Weekly Executive Summary for Week September 15, 2017

What is it? Botnet

What has it been dubbed? Mirai

What does it do?

The malware was designed to infect vulnerable IoT devices, which would later be used to launch enormous DDoS attacks. Mirai launches large scans of IP addresses to detect which IoT devices are internet accessible. Mirai uses dictionary attacks to gain admin access to devices, from a hardcoded list in its source code, these combinations are usually factory or default username and password combinations.

The botnet has the ability to launch HTTP floods, and numerous attacks in both the Transport and Network layers of the OSI model. Mirai contains a hardcoded list of IPs that Mirai bots will avoid when performing IP scans, these addresses belong to organizations like the US Postal Service, the Department of Defense, Internet Assigned Numbers Authority(IANA), HP, and General Electric.

Mirai contains a function to search for and destroy other worms or Trojans that may exist on infected infected devices, like the Anime malware which also infects IoT devices.

The largest attacks due to the malware include the DDoS(Distributed Denial of Service) on September 20, 2016 on security journalist Brian Krebs website, and the attack on October 21, 2016 that was targeted at DNS provider Dyn. The Dyn attacks resulted in an array of large corporations being affected like Amazon, HBO, Netflix, Twitter, Verizon Communications, and much more.

How does it do it?

Mirai scans for random IP addresses on the internet in an attempt to connect and take control of vulnerable IoT devices that use default credentials. The malware will use a brute force attempt (dictionary attack), to gain admin control of infected devices.

Default credentials list (username – password)

These attempted connections are through ports 7547/5555(TCP/UDP), 22(SSH), and 23(Telnet). Once the malware has infected enough device to create it’s botnet, which many of these infections in 2016 were seen from countries like Vietnam, Brazil, United States, China, etc. the malware has the ability to launch a number of DDoS attacks.

Mirai has the ability to launch HTTP flood attacks, which is a type of DDoS attack which exploits HTTP GET and POST requests to attack a web server or application, this is done through a flood of the web requests. Another type of attack that Mirai utilizes is a SYN-ACK flood attack, which involves sending a spoofed SYN-ACK packet at a high rate to a targeted server.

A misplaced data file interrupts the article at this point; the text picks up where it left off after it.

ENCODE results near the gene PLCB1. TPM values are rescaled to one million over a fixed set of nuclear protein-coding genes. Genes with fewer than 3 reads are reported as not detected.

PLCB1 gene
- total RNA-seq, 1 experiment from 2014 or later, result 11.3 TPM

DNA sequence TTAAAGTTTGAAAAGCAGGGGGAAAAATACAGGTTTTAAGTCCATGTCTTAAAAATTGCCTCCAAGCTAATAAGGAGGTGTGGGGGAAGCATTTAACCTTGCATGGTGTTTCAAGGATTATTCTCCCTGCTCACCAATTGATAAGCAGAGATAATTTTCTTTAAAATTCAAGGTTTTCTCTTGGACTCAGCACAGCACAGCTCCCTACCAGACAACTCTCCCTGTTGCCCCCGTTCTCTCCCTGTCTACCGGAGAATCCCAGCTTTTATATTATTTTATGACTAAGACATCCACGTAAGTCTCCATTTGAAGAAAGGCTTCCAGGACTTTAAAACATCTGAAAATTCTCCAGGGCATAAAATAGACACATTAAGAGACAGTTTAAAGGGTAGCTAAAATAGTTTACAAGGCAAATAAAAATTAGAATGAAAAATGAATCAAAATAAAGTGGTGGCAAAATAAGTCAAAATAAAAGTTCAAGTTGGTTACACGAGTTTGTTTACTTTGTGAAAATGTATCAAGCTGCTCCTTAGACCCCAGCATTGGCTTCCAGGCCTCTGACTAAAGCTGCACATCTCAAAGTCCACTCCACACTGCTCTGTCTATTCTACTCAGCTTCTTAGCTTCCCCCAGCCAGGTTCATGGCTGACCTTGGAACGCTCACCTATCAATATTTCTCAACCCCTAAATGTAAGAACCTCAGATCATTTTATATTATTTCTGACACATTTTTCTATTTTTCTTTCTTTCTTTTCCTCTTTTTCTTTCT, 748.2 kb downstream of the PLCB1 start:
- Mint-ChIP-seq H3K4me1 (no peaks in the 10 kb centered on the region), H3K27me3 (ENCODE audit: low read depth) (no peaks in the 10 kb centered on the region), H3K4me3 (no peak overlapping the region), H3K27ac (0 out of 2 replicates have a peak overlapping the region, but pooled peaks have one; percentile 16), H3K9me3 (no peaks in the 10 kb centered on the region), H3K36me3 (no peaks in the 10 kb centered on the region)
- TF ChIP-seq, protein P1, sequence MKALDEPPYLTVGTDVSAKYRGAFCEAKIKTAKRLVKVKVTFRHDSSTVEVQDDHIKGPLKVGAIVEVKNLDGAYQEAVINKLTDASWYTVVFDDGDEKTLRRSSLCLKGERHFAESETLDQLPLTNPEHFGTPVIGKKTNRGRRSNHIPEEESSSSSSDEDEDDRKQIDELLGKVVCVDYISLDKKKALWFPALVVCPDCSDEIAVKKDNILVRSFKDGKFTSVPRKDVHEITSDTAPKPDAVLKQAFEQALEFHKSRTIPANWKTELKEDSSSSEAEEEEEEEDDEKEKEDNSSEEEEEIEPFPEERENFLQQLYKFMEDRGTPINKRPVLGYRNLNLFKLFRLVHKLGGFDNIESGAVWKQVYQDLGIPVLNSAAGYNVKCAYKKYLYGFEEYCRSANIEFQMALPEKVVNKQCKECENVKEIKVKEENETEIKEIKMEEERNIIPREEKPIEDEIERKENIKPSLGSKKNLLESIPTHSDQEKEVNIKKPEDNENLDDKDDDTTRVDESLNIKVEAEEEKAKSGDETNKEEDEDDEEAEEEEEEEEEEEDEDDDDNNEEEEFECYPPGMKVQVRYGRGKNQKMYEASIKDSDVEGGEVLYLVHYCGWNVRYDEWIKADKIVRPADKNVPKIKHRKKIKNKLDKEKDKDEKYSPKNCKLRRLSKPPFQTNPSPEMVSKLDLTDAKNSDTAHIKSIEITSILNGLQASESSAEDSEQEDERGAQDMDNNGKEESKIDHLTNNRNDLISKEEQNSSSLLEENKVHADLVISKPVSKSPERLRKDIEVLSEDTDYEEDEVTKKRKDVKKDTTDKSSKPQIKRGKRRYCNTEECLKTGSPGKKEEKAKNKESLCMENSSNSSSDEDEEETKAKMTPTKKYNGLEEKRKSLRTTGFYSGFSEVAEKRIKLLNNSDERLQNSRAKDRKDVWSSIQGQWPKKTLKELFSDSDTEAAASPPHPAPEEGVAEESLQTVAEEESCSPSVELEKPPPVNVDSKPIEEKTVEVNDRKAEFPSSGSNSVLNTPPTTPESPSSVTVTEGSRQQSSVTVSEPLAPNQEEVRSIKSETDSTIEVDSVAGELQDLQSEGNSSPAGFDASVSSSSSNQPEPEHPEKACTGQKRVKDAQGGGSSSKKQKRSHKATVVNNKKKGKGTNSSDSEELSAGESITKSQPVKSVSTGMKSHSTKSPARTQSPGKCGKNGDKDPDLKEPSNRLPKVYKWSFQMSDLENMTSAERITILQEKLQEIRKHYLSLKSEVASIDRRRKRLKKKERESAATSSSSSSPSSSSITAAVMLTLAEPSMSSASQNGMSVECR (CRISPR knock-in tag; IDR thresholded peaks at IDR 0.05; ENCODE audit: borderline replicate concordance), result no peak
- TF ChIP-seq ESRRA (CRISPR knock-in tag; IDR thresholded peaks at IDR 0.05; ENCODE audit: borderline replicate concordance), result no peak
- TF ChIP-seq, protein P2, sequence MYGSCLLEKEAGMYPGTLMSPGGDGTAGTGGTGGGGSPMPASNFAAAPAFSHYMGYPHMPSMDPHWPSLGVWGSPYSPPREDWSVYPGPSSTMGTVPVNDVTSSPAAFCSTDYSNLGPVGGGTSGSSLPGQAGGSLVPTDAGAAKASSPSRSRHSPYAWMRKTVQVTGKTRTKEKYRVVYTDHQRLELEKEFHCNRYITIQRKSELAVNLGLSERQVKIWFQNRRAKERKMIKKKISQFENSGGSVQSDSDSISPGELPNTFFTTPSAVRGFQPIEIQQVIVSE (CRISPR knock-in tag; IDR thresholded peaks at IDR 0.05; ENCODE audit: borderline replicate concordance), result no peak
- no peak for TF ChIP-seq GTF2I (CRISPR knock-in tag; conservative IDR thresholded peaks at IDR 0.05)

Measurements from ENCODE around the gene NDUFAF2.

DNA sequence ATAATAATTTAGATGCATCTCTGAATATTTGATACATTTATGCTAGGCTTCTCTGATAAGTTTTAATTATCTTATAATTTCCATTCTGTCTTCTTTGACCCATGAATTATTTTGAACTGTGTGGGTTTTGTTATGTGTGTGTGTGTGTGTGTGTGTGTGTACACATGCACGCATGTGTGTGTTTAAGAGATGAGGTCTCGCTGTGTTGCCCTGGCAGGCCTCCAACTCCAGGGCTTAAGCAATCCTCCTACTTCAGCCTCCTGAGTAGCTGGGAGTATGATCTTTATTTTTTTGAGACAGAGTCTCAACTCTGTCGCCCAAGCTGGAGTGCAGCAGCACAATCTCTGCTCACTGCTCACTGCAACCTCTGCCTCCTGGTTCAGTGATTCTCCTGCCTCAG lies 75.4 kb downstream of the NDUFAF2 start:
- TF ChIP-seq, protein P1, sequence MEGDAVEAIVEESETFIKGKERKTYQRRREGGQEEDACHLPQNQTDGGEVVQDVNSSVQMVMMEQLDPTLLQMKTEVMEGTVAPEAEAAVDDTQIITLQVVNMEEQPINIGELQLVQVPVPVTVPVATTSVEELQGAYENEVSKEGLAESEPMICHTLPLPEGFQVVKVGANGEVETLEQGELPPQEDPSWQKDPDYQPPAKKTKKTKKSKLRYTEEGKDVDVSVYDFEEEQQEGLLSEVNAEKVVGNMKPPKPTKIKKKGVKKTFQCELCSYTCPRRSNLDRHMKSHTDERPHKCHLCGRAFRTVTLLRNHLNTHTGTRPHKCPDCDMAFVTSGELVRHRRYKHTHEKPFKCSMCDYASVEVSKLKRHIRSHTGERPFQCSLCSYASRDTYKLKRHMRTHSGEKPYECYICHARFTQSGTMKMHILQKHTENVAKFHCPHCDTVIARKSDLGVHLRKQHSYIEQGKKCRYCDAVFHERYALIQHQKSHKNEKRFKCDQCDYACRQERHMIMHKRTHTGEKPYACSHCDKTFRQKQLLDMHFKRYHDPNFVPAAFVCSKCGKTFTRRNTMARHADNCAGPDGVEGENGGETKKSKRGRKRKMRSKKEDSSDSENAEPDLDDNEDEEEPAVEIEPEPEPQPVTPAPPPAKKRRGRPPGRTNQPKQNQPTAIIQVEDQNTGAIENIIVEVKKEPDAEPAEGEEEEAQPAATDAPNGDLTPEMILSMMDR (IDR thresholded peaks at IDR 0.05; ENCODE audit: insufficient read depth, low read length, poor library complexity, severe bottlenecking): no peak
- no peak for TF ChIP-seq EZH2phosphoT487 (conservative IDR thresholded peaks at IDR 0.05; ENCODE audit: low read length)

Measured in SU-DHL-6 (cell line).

The botnet also uses STOMP (Simple Text Oriented Message Protocol) floods, this is a simple text-based protocol, very similar to HTTP. The attack works by first opening an authenticated TCP handshake with a targeted device, then a spoofed STOMP TCP request, then a flood of fake STOMP request leads to network instability.  

Mirai bots are programmed to not scan a hardcoded list of IP addresses, these addresses belong to companies like General Electric, HP, IANA, DoD, and the US Postal Service.

List of unscanned IPs

Source: incapsula

Mirai also attempts to search for and destroy any other Trojans and worms that may be infecting the targeted system. It will locate and kill any processes from memory that are known to be used by other botnets. One of these well known IoT targeted malware “Anime”, is searched for and destroyed using the following function.

Function used to locate and kill anime malware

Conclusion:

Though this botnet has become a bit aged, it is worth noting that IoT devices remain just as vulnerable as they have been in the past. Many vendors release these devices with hardcoded credentials(embedded in firmware), that may never be updated. Recent attack vector “Bluebourne” could allow attackers to exploit bluetooth vulnerabilities to run remote code, which could allow for further spreading of malware.

The source code of the Mirai botnet was released on a well known hacker forum, and researchers say that attackers will do this to “muddy the waters” and try and lead researchers away from their trail. With the code publicly available other attackers could make changes/variants and it is harder to detect the origin of original infection.

IoT devices aren’t going away, and more and more devices are popping up every day. Though, through the rapid increase in the development of these devices, security seems to be lackluster, to say the least. This type of attack is done with little to no awareness from infected users, and we’ve actually seen the devastating effects these types of botnets can have on a company’s infrastructure.

Sources:

https://www.incapsula.com/blog/malware-analysis-mirai-ddos-botnet.html (incapsula)

http://www.zdnet.com/article/mirai-botnet-attack-hits-thousands-of-home-routers-throwing-users-offline/ (zdnet)

https://www.symantec.com/connect/blogs/mirai-what-you-need-know-about-botnet-behind-recent-major-ddos-attacks (symantec)